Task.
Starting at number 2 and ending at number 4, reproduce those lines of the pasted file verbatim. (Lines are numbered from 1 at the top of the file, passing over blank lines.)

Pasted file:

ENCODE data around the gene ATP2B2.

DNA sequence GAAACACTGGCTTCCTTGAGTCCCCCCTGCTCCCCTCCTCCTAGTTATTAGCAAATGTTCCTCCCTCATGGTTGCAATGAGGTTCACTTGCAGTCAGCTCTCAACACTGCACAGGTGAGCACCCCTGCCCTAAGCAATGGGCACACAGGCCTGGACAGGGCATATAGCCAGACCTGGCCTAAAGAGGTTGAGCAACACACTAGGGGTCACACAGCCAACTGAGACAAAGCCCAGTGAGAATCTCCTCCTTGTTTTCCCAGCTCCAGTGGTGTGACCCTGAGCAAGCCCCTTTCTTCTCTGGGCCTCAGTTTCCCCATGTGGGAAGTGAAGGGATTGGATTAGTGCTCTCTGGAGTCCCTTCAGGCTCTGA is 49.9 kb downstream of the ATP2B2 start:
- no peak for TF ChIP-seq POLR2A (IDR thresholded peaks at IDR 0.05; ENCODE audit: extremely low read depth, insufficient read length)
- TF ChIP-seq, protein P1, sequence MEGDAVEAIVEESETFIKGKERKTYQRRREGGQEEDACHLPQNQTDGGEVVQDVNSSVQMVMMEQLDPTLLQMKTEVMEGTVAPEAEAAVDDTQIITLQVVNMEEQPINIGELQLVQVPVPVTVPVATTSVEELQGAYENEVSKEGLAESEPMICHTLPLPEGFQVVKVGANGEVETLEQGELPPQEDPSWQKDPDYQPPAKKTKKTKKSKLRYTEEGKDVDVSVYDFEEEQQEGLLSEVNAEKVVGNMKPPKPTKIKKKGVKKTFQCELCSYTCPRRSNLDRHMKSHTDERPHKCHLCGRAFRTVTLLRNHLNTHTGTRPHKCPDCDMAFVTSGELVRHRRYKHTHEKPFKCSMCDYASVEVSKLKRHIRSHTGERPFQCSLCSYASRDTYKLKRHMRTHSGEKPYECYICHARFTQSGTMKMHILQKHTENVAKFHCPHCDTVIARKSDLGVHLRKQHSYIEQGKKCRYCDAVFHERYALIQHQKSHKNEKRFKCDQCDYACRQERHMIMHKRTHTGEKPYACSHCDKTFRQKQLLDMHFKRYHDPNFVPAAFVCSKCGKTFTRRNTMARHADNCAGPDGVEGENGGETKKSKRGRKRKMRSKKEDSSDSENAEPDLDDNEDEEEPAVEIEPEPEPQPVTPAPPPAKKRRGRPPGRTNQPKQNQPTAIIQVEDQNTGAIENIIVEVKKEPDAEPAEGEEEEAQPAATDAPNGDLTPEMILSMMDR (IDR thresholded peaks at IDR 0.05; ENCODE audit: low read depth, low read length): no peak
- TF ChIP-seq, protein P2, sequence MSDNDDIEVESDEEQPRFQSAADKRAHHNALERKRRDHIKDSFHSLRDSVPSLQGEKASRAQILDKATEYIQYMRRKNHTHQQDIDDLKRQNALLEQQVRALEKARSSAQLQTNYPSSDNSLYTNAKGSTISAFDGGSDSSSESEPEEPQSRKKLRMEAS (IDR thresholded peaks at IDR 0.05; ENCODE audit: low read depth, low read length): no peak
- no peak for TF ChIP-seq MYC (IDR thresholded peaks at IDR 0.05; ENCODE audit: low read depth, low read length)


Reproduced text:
DNA sequence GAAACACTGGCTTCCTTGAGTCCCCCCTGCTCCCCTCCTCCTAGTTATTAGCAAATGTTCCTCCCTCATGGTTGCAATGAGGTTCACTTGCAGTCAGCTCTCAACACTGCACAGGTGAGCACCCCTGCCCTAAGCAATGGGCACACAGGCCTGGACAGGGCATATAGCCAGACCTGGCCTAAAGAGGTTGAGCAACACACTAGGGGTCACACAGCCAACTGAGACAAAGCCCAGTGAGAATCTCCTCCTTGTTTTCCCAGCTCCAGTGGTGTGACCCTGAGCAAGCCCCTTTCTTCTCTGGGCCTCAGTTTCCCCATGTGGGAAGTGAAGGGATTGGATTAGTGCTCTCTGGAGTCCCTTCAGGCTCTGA is 49.9 kb downstream of the ATP2B2 start:
- no peak for TF ChIP-seq POLR2A (IDR thresholded peaks at IDR 0.05; ENCODE audit: extremely low read depth, insufficient read length)
- TF ChIP-seq, protein P1, sequence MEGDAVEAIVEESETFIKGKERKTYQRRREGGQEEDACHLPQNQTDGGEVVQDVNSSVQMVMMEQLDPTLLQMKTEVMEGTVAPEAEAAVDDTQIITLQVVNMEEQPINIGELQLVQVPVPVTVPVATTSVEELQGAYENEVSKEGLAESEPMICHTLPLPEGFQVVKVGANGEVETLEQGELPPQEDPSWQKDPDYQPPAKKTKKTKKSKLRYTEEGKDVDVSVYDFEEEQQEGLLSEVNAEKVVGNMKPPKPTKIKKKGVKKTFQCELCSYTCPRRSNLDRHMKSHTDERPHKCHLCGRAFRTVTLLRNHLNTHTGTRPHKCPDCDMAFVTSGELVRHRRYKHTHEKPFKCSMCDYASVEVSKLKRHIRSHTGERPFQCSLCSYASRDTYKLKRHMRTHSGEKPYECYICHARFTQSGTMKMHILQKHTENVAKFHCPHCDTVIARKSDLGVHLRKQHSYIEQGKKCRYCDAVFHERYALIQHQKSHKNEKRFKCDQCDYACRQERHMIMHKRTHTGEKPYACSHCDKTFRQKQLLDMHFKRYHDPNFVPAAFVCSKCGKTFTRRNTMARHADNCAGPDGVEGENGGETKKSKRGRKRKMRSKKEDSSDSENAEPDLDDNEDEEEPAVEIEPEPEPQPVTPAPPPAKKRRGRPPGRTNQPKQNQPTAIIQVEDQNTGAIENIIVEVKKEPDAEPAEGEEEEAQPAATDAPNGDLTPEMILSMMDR (IDR thresholded peaks at IDR 0.05; ENCODE audit: low read depth, low read length): no peak